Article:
While perusing the how-to’s, I saw a bit about glass. Faster than Spidey’s sticky web, my attention was caught fast.
One of my many, many fascinations has to do with glass. I always thought that in another reality, I would have been a champion glass blower. I really love most things glass. Venetian glass; smoky glass; swirly patterned glass; glass bowls; glass vases; coloured drinking glasses …
Something that I wasn’t aware of though is how incredibly important it is to recycle glass. I think perhaps because I know that glass is made out of sand (how amazing is that!?) I imagined that it would somehow decompose. This is not the case. In fact, it’s the complete opposite. If one doesn’t recycle glass, it can take thousands of years to decompose and that’s just the tip of the iceberg.
So, how exactly is glass recycled? From the average Joe(ess) perspective, it’s really pretty simple:
- Your part is to collect your glass and throw it into a marked recycle bin. The glass recycling image will generally look similar to the image above.
- Glass is taken from the bin and taken to a glass treatment plant.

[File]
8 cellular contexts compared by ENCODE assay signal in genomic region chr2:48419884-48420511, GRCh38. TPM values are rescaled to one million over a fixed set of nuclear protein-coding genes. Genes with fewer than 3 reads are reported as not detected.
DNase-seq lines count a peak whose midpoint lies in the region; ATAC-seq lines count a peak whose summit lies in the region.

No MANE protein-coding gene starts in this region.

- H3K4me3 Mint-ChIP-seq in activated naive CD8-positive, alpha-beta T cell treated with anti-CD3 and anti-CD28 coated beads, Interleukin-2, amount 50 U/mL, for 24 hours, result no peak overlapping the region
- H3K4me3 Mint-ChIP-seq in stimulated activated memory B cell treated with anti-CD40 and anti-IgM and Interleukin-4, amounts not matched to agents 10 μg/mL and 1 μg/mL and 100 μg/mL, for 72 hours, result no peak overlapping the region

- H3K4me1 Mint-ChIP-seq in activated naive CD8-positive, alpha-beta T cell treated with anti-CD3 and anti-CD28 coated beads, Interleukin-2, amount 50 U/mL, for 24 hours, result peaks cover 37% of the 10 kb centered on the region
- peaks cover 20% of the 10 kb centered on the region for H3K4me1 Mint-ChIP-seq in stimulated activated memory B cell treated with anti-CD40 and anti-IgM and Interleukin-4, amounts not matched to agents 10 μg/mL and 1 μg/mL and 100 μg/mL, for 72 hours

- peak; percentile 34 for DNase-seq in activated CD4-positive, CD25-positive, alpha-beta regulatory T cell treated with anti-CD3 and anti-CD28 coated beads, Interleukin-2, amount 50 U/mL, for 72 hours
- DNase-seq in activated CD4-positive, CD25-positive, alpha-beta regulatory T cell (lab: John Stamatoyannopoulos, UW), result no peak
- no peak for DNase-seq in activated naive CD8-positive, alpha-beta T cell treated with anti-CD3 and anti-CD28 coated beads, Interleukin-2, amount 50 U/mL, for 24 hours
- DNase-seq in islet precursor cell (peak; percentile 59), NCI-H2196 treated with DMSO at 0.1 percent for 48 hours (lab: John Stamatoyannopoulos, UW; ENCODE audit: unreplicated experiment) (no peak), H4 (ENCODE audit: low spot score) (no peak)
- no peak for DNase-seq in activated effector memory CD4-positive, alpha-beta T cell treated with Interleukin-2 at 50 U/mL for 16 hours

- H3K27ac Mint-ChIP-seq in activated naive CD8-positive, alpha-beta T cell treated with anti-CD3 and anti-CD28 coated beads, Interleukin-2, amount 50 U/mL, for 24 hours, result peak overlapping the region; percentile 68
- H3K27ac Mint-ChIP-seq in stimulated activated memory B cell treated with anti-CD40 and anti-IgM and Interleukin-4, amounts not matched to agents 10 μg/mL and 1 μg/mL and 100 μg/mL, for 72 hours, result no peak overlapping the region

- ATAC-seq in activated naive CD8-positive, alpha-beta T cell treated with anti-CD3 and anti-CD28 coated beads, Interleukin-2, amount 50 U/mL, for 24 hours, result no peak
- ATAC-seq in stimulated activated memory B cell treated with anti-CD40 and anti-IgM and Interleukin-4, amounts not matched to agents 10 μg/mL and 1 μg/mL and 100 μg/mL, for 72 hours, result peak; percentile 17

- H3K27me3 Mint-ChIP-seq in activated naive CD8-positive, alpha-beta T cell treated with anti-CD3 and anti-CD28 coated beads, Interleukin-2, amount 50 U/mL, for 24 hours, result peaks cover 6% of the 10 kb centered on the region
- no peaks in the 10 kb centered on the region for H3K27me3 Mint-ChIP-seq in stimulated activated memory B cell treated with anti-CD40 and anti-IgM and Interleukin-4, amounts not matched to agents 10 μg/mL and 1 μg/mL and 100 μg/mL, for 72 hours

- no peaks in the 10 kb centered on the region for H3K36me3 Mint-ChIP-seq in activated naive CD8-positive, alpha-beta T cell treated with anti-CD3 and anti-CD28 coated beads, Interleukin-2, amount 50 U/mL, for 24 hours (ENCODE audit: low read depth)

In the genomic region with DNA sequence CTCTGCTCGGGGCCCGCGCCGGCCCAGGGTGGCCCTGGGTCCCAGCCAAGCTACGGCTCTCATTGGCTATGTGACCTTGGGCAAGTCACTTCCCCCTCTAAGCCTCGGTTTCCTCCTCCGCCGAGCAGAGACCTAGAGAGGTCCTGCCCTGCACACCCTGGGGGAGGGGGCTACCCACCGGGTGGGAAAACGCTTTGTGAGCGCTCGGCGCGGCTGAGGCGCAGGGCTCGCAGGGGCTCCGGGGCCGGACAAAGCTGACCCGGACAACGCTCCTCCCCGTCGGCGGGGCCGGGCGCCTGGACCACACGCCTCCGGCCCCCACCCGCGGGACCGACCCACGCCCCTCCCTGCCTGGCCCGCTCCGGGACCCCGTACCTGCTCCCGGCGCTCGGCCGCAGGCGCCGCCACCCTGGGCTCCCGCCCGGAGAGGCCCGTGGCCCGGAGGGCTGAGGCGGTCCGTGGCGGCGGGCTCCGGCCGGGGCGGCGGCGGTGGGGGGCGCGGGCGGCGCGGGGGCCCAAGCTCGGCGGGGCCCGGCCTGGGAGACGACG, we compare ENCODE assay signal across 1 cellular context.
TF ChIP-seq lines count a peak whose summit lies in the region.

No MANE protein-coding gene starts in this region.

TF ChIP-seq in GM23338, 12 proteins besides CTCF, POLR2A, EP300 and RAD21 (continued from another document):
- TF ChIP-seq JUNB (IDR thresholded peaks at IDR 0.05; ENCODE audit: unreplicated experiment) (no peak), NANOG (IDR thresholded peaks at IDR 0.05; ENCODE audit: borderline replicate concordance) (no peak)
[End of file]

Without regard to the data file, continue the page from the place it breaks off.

- The glass is sorted by colour and washed to remove any impurities.
- The glass is then crushed and melted, then moulded into new products such as bottles and jars. Or it may be used for alternative purposes such as brick manufacture or decorative uses.
- The glass is then sent back to the shops ready to be used again.
- Glass does not degrade through the recycling process, so it can be recycled repeatedly.
Debate rages about whether one uses more water rinsing out glass at home – an idea is to use your dirty dishwater to do this.
A recent campaign has indicated that the recycling of one 750ml wine bottle can power a single globe for ½ an hour. The more bottles are recycled, the energy that it provides increases exponentially.
So, whereas we may think of recycling only in terms of watching our water usage or cutting down on something like tossing away plastic bags willy nilly; the fact is that being kind to ourselves, future generations and most importantly, to Mama Earth, is about far more than this. I for one, will most certainly be taking all my glass to recycling points in future. Shall you?